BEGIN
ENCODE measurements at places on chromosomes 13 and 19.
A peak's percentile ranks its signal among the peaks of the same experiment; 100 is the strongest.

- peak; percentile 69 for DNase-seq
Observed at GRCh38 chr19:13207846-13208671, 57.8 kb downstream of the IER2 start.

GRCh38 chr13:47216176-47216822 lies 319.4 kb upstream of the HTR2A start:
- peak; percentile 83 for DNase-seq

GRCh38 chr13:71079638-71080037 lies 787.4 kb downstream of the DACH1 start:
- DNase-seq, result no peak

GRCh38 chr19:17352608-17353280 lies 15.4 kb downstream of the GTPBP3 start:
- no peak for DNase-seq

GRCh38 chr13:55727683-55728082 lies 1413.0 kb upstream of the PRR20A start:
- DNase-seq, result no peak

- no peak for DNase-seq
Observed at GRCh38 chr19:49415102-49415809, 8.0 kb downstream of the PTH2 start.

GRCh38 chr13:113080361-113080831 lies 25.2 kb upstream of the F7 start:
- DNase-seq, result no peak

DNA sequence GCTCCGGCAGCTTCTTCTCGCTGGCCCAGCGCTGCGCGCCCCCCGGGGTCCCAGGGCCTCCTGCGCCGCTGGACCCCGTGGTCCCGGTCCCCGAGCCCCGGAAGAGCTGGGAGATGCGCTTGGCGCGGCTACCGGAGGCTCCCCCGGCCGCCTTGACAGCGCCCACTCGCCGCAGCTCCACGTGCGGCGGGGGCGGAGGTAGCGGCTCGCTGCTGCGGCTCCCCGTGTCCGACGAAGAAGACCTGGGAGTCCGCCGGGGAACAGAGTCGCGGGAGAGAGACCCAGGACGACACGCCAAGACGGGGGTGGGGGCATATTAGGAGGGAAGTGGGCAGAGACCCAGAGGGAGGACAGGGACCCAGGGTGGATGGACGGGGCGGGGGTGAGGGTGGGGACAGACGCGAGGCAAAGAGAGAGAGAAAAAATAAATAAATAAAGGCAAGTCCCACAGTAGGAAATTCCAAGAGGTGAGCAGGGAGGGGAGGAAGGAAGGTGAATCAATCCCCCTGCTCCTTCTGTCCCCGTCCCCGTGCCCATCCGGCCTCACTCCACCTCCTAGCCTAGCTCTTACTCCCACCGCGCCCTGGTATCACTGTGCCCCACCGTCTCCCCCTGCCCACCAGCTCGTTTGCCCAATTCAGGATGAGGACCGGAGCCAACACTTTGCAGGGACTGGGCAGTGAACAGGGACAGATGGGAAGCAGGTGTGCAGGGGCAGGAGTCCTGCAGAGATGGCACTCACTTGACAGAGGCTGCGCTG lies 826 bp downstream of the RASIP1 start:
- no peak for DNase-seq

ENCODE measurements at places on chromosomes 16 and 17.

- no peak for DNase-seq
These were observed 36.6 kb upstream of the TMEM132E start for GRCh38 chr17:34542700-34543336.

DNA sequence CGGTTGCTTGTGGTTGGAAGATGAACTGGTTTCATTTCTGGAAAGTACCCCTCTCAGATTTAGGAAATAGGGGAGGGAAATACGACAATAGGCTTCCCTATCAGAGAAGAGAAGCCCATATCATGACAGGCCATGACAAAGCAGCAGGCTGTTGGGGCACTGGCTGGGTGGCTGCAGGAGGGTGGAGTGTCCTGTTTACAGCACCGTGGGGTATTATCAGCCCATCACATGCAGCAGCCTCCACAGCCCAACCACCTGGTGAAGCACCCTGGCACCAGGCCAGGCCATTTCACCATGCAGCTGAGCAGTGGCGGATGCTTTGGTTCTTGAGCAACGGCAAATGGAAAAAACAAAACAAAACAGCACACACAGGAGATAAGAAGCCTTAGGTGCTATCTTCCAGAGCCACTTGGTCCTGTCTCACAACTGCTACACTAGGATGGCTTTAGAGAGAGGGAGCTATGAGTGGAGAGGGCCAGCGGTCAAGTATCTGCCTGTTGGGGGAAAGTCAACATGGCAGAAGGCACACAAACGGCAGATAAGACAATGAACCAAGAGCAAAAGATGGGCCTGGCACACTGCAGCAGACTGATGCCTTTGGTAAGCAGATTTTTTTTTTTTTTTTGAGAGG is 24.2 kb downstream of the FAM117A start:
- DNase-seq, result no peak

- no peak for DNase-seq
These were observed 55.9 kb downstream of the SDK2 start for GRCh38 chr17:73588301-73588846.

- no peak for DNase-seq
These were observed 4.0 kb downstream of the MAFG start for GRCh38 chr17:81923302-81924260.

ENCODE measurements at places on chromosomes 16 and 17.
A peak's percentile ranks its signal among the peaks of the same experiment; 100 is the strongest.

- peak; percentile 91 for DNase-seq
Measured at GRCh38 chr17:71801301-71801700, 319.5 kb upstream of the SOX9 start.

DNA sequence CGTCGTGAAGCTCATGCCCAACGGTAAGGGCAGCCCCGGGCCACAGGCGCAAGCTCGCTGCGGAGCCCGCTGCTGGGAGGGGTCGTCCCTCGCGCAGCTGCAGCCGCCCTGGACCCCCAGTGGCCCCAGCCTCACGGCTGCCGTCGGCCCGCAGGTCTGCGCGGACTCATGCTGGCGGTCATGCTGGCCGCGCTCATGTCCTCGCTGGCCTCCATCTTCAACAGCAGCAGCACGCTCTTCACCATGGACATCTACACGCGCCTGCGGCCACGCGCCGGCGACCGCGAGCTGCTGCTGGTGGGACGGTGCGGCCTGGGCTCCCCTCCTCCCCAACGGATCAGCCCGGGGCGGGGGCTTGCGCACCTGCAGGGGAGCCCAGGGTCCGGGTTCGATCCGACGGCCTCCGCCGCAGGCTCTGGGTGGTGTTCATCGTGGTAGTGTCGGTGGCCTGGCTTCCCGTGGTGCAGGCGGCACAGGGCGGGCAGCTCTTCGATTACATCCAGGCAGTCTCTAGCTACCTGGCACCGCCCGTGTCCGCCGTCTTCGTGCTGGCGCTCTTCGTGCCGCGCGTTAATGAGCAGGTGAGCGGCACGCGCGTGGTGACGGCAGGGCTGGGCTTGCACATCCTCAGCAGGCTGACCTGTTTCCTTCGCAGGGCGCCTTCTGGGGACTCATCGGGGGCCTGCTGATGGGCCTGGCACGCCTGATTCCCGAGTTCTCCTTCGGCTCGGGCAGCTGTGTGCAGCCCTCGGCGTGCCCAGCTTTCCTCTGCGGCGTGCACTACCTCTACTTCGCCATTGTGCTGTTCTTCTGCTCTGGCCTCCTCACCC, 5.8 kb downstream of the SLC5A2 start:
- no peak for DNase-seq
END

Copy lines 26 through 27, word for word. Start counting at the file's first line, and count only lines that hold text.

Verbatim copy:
- no peak for DNase-seq
These were observed 4.0 kb downstream of the MAFG start for GRCh38 chr17:81923302-81924260.